Sixth-graders at aren’t afraid to say no. As a matter of fact, they say it loud and clear: “No to drugs, yes to life!”
That message resonated through the Murray Avenue School cafeteria during the D.A.R.E. Graduation Ceremony last Thursday. More than 180 sixth-graders completed the semester-long D.A.R.E. program, which is a cooperative effort between the Montgomery County Sheriff’s Department, Montgomery County Commissioners and schools.
D.A.R.E. (Drug Abuse Resistance Education) is a preventative program whose goal is to equip youth with skills for resisting peer pressure to experiment with tobacco, drugs, and alcohol. The D.A.R.E. program uses a Deputy Sheriff to teach a formal curriculum to students. The lessons focus on providing accurate information about alcohol and drugs while teaching students decision-making skills and providing them with ideas for alternatives to drug use.
By targeting youth, the program seeks to prevent adolescent substance abuse by teaching lessons that focus on providing skills for recognizing and resisting social pressures to experiment with tobacco, alcohol, and drugs; enhancing self-esteem; teaching positive alternatives to substance use; and developing skills in decision making, and building interpersonal and communication skills.
The graduation ceremony featured students reading essays and performing skits, which highlighted the ways they learned to take a stand against drugs.
“We have to make good choices in our every day lives. …Drugs are no good and can only lead to making the wrong choices. They can only control you if you let them,” said sixth-grade essay reader, Jose Gibbens. “D.A.R.E. taught us that that drugs are not the answer.”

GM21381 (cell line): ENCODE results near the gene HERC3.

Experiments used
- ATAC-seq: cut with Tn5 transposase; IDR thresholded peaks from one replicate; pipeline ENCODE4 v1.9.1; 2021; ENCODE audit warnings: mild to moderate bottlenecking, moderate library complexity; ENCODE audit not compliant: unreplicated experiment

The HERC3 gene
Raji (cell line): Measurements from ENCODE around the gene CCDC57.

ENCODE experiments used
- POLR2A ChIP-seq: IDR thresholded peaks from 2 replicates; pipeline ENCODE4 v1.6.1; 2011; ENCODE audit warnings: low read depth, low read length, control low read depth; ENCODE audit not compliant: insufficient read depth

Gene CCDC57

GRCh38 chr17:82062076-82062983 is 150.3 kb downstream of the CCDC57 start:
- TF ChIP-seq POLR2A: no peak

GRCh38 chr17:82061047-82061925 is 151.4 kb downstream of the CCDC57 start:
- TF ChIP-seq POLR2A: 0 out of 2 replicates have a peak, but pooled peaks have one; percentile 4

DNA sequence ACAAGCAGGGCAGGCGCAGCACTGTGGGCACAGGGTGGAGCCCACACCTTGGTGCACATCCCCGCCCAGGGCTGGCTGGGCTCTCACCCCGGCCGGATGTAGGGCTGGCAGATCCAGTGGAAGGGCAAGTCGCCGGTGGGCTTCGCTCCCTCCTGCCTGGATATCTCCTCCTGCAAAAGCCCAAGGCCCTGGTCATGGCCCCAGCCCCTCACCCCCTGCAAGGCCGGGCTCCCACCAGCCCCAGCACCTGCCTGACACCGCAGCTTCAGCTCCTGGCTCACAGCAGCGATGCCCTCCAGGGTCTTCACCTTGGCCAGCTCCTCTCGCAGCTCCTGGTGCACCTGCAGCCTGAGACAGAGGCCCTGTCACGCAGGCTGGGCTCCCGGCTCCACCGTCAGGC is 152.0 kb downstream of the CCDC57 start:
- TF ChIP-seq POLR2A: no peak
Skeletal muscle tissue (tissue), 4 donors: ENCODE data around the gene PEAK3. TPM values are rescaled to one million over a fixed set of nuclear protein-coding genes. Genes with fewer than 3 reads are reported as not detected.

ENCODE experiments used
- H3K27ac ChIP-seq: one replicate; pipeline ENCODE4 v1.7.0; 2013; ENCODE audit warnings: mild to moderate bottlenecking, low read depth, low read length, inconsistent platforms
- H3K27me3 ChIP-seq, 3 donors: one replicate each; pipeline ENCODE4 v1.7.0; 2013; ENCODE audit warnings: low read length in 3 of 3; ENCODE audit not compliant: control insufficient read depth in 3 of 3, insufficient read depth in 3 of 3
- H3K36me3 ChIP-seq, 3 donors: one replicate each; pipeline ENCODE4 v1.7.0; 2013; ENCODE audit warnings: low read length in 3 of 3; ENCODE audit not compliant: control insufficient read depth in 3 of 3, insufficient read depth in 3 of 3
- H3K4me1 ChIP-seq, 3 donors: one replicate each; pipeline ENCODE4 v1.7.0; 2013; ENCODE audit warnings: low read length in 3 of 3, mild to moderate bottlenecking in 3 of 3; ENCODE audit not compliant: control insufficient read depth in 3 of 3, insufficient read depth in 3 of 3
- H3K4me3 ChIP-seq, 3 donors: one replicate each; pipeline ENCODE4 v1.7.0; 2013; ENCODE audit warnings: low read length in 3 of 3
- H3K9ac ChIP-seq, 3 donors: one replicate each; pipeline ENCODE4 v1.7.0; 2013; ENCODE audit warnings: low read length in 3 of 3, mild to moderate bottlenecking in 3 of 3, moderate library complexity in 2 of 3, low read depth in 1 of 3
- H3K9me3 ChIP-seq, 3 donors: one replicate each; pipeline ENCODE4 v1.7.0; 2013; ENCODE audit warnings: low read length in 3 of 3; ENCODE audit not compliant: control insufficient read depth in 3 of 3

Deputy Charles Wagg, who taught the weekly lessons at Murray Avenue, left the students with a message by reading “All I really need to know I learned in Kindergarten,” encouraging them to stand together. Students presented Deputy Wagg with a T-shirt bearing the school’s motto, “Courage: Stand up, Step up, Speak up,” signed by the students.
For essay-reader Michael Abraham, “living a drug-free life is the key to being successful.”
Lower Moreland Township Commissioner and parent, Denise Kuritz spoke to students, encouraging them to “keep the tools (you have learned through D.A.R.E.) in your toolbox as you go through seventh and eighth grade and all the way through high school. As you travel those years, be mindful of everything you’ve learned through DARE and remember what Officer Wagg has taught you. And be mindful of the company you keep.”
The message was quite clear to sixth-grader Michael Kavka, “in D.A.R.E. I’ve learned to say away from drugs like a bat stays away from daylight.”
Hanah Buczaki added, “D.A.R.E. is a wake up call. There are many different pressures in life such as media; peer, family and you give your self pressure.”
According to the Montgomery County Sheriff Department’s website, results of studies regarding program effectiveness show that D.A.R.E. students, when compared with to those who had not D.A.R.E., indicated significantly lower substance use since graduation from sixth grade. Moreover, when asked to imagine friends pressuring them to use drugs or alcohol, these students were significantly more likely to decline the offer. D.A.R.E. students were also more likely to use effective refusal strategies emphasized by the D.A.R.E. curriculum. These studies also found substantial evidence that D.A.R.E. students experience increased self-esteem and improved attitudes toward law enforcement personnel.
D.A.R.E. was developed in 1983 as a cooperative effort by the Los Angeles Police Department and the Los Angeles Unified School District. DARE provides special attention to fifth and sixth grade students to prepare them for entry into middle/junior high school, where they are most likely to encounter pressures to use drugs.
Editor's note: I was an essay winner at the D.A.R.E assembly when I graduated in 1996. My original certificate and essay can be viewed above with the rest of the pictures.